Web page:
Friday, February 23, 2018

NEJM: Flu Season A Risk Factor For Developing Post-Cardiac Surgery ARDS












#13,167



ARDS (Acute Respiratory Distress Syndrome) is a rapidly progressing - often life-threatening complication - hallmarked by the leaking of fluid into the small air sacs (alveoli) of the lungs, usually as the result of a direct or indirect lung injury.
ARDS can be caused by a variety of insults to the lung, including aspiration, chemical or smoke inhalation, pneumonia, septic shock, or trauma.  It is often seen in critically ill patients with liver of kidney failure.
With the build up of fluids from ARDS, the patient is unable to pass oxygen efficiently  through their lung's alveoli into the the bloodstream, even when placed on a ventilator.
Low oxygen levels (hypoxia) can lead to further organ damage and even death.
ARDS is most often observed in patients already hospitalized for another serious illness, and while survival rates vary depending on age, the underlying cause, and comorbidities  - some estimates put the mortality rate somewhere between 33%-50%.

As the following excerpt from the 2016 study (Acute respiratory distress syndrome following cardiovascular surgery: current concepts and novel therapeutic approaches) explains, ARDS is a rare, but serious complication following cardiac surgery.

Cardiac surgery is a known risk factor for ARDS, especially when using cardiopulmonary bypass (CPB), because CPB induces a systemic inflammatory response and pulmonary ischemia-reperfusion injury. Today more high-risk patients undergo cardiac surgical interventions and an increasing number of patients is provided with complex procedures [2,3].
To date there are eight clinical studies that analyzed the incidence, risk factors, and mortality of ARDS following cardiac surgery (overview in [4▪]). The incidence of ARDS varied from 0.17 to 2.5% and mortality from 15 to 91.6%.

Yesterday the NEJM published a correspondence which suggests that post-cardiac surgery ARDS complications may occur more frequently during flu season, even when the patient shows no signs of influenza infection.

Influenza Season and ARDS after Cardiac Surgery

February 22, 2018
N Engl J Med 2018; 378:772-773
DOI: 10.1056/NEJMc1712727

To the Editor:

A number of concurrent risk factors are associated with development of the acute respiratory distress syndrome (ARDS). One such risk factor might be asymptomatic respiratory viral infection — for example, influenza — which could prime the lungs for ARDS in patients with another overt risk factor. Patients who undergo cardiac surgery could potentially carry these viruses yet have no clinical signs or symptoms.1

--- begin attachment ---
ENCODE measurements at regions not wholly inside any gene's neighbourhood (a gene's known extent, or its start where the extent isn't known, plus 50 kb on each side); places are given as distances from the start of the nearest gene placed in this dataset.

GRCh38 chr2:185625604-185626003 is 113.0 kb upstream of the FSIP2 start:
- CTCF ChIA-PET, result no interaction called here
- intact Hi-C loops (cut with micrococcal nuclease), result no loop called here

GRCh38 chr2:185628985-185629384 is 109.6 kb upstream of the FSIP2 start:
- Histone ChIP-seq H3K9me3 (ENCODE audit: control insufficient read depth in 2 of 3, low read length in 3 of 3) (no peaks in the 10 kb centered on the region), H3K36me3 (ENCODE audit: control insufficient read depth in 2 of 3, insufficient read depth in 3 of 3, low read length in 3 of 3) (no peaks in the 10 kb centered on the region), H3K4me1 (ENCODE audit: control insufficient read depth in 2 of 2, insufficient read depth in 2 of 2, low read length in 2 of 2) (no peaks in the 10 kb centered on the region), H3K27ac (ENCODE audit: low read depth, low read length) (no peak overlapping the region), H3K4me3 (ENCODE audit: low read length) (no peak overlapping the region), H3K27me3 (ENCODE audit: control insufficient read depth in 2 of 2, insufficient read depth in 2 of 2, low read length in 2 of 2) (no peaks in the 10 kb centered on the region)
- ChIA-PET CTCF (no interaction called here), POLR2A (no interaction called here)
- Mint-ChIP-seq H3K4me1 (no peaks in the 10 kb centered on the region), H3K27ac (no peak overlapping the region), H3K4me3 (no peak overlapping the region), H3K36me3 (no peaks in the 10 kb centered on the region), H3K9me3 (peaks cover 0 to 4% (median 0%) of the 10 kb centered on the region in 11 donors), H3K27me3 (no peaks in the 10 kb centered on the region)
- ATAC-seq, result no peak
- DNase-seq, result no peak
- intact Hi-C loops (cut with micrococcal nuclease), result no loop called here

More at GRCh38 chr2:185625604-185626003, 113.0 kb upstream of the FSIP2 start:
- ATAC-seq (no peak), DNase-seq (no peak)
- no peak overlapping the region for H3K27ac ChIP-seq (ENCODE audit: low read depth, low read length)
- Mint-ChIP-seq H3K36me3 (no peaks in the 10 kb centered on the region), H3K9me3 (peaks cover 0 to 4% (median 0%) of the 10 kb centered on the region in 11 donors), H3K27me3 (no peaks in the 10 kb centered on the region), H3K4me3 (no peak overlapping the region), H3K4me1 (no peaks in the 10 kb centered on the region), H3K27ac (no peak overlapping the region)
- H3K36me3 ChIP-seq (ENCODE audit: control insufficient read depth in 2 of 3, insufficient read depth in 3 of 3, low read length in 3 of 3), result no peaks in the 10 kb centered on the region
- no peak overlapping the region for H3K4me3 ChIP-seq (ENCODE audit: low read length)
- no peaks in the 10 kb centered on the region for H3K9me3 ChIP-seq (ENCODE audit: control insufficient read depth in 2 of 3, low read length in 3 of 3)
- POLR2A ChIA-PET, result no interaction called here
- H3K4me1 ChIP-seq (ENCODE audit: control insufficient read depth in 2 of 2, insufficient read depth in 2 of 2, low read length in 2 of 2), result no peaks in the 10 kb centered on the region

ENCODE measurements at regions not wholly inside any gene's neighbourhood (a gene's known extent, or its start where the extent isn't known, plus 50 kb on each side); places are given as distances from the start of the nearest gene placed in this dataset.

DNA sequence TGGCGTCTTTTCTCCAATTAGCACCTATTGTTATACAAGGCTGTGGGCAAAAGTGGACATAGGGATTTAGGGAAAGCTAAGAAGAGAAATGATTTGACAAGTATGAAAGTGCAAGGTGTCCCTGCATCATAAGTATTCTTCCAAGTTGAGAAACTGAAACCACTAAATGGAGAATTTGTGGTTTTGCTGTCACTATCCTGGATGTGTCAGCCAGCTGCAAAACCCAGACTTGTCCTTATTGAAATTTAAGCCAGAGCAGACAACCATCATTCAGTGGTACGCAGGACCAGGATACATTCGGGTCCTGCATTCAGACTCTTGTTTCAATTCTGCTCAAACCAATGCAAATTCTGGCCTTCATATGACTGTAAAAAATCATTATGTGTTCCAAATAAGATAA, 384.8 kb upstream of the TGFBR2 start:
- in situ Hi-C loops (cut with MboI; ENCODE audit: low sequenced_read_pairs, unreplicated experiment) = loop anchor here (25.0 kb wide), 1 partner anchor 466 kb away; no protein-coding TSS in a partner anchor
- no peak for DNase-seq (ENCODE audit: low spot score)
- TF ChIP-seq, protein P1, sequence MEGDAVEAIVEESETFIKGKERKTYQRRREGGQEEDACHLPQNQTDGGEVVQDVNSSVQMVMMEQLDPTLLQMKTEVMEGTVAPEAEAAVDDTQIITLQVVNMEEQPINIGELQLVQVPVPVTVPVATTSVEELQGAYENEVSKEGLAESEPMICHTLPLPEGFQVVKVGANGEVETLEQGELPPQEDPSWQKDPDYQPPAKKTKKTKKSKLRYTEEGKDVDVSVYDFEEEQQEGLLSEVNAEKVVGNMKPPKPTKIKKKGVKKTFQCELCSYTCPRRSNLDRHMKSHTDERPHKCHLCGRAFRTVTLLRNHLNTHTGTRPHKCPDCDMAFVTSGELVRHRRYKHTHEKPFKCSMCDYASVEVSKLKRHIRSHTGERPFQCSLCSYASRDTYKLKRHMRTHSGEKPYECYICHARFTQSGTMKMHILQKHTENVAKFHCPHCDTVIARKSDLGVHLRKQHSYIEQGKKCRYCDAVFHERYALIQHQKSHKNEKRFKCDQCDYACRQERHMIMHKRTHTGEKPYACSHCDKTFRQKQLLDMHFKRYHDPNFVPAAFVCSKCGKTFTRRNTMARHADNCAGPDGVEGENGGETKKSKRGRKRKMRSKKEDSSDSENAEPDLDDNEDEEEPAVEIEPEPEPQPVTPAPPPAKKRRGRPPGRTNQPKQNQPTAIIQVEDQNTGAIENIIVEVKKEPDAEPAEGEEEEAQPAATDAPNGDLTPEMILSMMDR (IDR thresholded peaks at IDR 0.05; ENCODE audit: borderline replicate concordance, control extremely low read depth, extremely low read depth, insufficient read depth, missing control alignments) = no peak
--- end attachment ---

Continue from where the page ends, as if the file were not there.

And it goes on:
(Continue . . . )

The correspondence, along with a 24-page Supplementary Appendix, continue on to describe a two-year single-center observational cohort study on cardiac patients at the ICU of a tertiary university hospital in the Netherlands.
While patients were not tested for flu, the study found that the incidence of ARDS complications following cardiac surgery doubled during flu season, even though the surgical patients showed no signs of respiratory infection before surgery.
 In the discussion section of the supplemental file, the authors wrote:
Cardiac surgery during influenza season is an independent risk factor for development of postoperative ARDS compared to surgery during seasons with little respiratory virus transmission.

The main finding of the present study is that the risk for the development of ARDS after  cardiac surgery is about twice increased during the influenza season as compared to seasons with low burden of respiratory virus infections.
Moreover, the influenza season did increase the duration of mechanical ventilation. The influenza season was estimated on the basis of weekly reporting of influenza-like illness within the community by sentinel surveillance at general practitioner offices, confirmed by detecting influenza in nasopharyngeal samples.
On multivariate modelling, the influenza season proved to be an independent risk factor for the development of ARDS postoperatively, besides well known factors like EuroSCORE and total time on CPB.

Of note, the 2009 pandemic fell within the study period. 

Since influenza tests (or other respiratory panels) were not conducted, the authors point out that they haven't proven that an underlying viral infection causes increased ARDS in cardiac surgery patients. They wrote:
Our study also has several weaknesses. First and for all, our cohort study shows an association but does not prove a causal relation between viral infection and ARDS in cardiac surgery patients. There are potential confounders that vary by season, such as vitamin D level or ambient temperature, for which we could not adjust.
Still, if confirmed by other studies, this research raises interesting questions about the potential value of pre-surgical testing for viral infection, even when a patient appears to be asymptomatic.

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